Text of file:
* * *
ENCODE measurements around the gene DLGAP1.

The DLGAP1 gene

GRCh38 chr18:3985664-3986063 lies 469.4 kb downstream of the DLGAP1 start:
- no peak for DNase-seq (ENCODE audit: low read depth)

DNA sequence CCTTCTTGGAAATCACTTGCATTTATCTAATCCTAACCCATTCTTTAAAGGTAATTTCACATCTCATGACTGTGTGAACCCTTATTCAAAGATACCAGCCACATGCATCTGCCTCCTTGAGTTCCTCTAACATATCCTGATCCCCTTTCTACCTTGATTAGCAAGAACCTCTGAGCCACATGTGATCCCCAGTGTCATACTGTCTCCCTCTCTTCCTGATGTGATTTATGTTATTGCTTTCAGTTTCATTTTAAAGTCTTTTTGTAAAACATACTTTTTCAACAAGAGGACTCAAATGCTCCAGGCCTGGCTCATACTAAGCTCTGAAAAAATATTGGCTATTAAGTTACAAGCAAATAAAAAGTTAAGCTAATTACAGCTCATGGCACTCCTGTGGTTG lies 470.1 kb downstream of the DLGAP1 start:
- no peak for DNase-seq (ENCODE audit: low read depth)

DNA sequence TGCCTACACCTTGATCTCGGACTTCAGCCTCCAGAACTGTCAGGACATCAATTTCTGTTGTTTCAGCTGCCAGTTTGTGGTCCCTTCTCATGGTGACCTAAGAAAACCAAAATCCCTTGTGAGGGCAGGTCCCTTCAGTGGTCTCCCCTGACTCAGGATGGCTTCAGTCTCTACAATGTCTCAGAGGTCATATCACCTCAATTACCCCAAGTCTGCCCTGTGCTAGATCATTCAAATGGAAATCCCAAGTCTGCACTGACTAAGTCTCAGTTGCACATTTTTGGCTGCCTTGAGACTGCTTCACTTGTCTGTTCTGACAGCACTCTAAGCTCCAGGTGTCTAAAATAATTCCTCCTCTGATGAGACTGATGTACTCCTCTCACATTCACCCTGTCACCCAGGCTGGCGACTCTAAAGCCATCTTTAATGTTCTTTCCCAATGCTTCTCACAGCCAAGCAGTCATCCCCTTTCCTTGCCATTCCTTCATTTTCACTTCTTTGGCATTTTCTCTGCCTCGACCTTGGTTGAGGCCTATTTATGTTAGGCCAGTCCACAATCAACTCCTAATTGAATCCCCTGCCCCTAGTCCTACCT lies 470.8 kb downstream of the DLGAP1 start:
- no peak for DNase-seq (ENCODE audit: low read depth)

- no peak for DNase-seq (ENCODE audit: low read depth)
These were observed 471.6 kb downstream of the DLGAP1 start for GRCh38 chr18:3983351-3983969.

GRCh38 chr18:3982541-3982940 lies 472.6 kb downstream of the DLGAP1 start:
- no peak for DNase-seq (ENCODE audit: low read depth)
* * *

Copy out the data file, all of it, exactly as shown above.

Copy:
ENCODE measurements around the gene DLGAP1.

The DLGAP1 gene

GRCh38 chr18:3985664-3986063 lies 469.4 kb downstream of the DLGAP1 start:
- no peak for DNase-seq (ENCODE audit: low read depth)

DNA sequence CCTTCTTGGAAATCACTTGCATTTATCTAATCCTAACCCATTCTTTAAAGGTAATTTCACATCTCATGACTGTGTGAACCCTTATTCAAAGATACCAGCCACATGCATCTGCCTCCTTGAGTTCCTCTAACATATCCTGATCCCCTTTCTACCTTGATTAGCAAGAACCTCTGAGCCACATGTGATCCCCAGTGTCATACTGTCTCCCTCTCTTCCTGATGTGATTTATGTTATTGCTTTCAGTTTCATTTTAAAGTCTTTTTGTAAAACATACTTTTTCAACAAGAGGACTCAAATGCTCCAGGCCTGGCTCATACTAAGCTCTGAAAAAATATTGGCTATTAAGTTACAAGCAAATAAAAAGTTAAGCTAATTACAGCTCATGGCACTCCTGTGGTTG lies 470.1 kb downstream of the DLGAP1 start:
- no peak for DNase-seq (ENCODE audit: low read depth)

DNA sequence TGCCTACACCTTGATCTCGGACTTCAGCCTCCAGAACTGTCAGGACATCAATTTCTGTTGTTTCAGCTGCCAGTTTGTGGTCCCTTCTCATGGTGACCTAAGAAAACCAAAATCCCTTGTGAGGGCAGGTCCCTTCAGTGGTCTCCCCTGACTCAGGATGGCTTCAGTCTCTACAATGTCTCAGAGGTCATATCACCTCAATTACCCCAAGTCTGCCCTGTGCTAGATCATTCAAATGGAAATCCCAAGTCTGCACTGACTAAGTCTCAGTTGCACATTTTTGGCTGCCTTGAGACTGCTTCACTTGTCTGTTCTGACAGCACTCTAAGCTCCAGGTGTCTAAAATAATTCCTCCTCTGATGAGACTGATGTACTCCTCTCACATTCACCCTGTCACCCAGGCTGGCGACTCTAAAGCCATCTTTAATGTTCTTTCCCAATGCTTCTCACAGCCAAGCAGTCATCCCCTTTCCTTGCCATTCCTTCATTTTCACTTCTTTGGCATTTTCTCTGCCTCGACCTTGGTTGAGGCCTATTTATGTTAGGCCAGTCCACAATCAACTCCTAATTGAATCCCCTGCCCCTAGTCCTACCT lies 470.8 kb downstream of the DLGAP1 start:
- no peak for DNase-seq (ENCODE audit: low read depth)

- no peak for DNase-seq (ENCODE audit: low read depth)
These were observed 471.6 kb downstream of the DLGAP1 start for GRCh38 chr18:3983351-3983969.

GRCh38 chr18:3982541-3982940 lies 472.6 kb downstream of the DLGAP1 start:
- no peak for DNase-seq (ENCODE audit: low read depth)